Thursday, October 04, 2007

Don´t Panic!

Panic. It is one of these archaic instincts which used to be useful survival tools, but which have - to modern man - become entirely useless, not to say counterproductive, or even outright life-threatening.

Take the adrenaline rush (a close relative to panic), for example. It raises the heart rate and enables us to grow beyond our normal capacities, for instance enabling us to run faster. That feature, without doubt, used to be an essential survival tool for ancient man when running for from a stronger adversary (mammoths, tigers, other men).

Nowadays, aside from competitive sports (or actual run-for-your-life situations), stress-induced adrenaline rushes only serve to raise our blood pressure (a life-shortening feature), without us being able to actually take advantage from the strength or speed-enhancing effect, because, although that might be our primal instinct and ultimative urge at that point, usually we don´t simply run in adrenaline raising situations (job interviews, exams, stress with customers/spouses/bosses, turbulences in aircrafts, etc.).

Run for your life!

And now, panic. It switches off our rational thinking capacities and causes us to freeze. Which, again, might have been useful when being confronted with said stronger adversaries in a situation where running was not an option ... and with a bit of luck, the stronger adversary would not notice, or ignore the frozen victim. (Even if chances for the latter were probably rather slim, but the brain-numbing effects of panicking perhaps made whatever was to follow a little easier to suffer.)

All in all, however, panic causes an inability to go about with the required ratio and disables us from seeing clearly, so chances are we behave in an way (if we behave at all) which, in all likelihood, makes things even worse.

Here´s an example. Many years ago, we were hiking in a cirque full of boulders, when all of a sudden, we heard a thundering noise. It didn´t take us long to discover that the noise was caused by boulders falling. Because we were surrounded by mountain walls, due to the echoe effects we couldn´t quite locate where the rocks were coming down. In any case, it sounded like they were coming down all around us. And it sounded as if they were coming down increasingly closer to us.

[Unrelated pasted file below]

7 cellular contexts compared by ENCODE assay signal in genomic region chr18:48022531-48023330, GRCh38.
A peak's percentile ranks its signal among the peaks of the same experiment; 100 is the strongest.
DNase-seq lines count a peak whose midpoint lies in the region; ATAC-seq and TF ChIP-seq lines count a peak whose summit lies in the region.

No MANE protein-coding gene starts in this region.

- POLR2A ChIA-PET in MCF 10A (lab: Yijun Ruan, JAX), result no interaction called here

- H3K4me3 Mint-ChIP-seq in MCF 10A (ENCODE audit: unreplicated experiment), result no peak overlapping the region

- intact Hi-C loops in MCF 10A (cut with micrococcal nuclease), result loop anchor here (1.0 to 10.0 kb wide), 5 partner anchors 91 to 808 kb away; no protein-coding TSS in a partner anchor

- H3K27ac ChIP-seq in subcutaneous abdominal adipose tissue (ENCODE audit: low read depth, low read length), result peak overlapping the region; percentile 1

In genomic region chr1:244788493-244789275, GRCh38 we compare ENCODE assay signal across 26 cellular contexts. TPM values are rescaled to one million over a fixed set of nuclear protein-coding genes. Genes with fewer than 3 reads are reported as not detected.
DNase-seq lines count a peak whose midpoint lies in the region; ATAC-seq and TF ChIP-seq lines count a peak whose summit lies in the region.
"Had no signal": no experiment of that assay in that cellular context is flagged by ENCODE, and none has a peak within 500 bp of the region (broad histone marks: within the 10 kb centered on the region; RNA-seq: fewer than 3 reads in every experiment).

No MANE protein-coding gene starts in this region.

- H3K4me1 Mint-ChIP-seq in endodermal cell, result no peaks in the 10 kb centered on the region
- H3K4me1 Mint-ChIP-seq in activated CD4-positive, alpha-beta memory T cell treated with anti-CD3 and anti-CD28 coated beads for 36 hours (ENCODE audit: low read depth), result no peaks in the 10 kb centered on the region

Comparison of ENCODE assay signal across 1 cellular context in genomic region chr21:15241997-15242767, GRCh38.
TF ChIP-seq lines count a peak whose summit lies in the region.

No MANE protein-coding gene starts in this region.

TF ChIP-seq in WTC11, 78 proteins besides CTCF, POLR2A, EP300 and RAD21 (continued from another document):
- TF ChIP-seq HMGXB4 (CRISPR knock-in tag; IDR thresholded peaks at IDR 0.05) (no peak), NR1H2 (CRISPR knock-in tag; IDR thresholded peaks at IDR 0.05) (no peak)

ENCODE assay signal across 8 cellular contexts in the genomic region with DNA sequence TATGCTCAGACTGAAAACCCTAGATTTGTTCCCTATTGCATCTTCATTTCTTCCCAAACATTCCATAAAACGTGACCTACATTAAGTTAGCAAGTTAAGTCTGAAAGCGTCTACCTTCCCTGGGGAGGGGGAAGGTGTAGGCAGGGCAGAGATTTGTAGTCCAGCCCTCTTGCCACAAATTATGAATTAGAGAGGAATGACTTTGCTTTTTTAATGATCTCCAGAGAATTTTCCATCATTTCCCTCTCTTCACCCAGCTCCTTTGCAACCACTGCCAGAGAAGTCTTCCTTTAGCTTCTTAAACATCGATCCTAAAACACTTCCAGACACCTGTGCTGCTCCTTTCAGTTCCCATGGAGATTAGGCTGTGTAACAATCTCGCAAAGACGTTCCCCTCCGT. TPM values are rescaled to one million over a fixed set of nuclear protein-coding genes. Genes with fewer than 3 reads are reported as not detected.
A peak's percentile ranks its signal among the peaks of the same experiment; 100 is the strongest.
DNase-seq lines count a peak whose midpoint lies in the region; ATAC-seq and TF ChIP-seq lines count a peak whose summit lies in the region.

So my instincts told me to do the unsensible thing, and my body followed suite. My brain totally blacked out, and I started running. Not a very good idea in the middle of a field of boulders in the first place. My sweetheart was behind me, and in the middle of my panic-stricken race across the rocks, I turned round to check if he was still there and alive (and to see if the falling rocks were catching up with us). Without stopping. Not a good idea either.

Of course, I stumbled and fell full length on the rocky underground, scratching the wrist of my left hand. The scratch was not deep, but it bled like hell, causing my sweetheart to panic in turn, because to him it looked like I´t slit my wrists. It looked a lot more dramatic than it was, and the actual problem was that - which I didn´t know at the time - I had broken the metacarpal bone of the little finger on my right hand.

Suddenly, panic had been replaced by pain. I forgot about the thundering mountain, completely distracted by the throbbing pain in my hand. Amazingly (and luckily), my legs had suffered minor scratches at the most, so we were able to make it down to the valley safely.

Oh, the falling boulders? I´m not sure when the rock slide actually stopped. But it did before we left the cirque, and it never got really close to where we were.

The moral of this story is, of course, to try and remain cool-blooded, particularly when a situation seems awry. Because chances are that panic will make everything more precarious.

No wonder authorities happily exploit this primal instinct, an emotionalized, panic-stricken citizen being a willing believer in and blind follower of whatever governments are telling them.

Government panic scale

So, by all means, don´t panic.

Unless, of course, authorities are trying to tell you that everything´s fine, and there is no problem whatsoever, for instance after an accident in a chemical installation. Or an accident in a nuclear powerplant (Harrisburg, Sellafield, Chernobyl).

Or (nuclear) warheads are accidentally being flown across the USA; or warheads have mysteriously going missing in the process (hmmm ... was it five or six warheads? C´mon guys, can´t be that hard to count up to six ... or is it?).

Or the mortgage crisis (aka credit crunch), and how it might ultimatively affect consumer spending, the health of the economy, the Fed deciding to keep lowering rates in the face of rising inflation and sky-rocketing oil prices, and a stock market that has just hit a new all time high. (Oh, and do we need another war to fend off the adverse economic effects of another bubble bursting?)

When that kind of shit hits the fan, perhaps it is time to hit that panic button, after all.

Panic button

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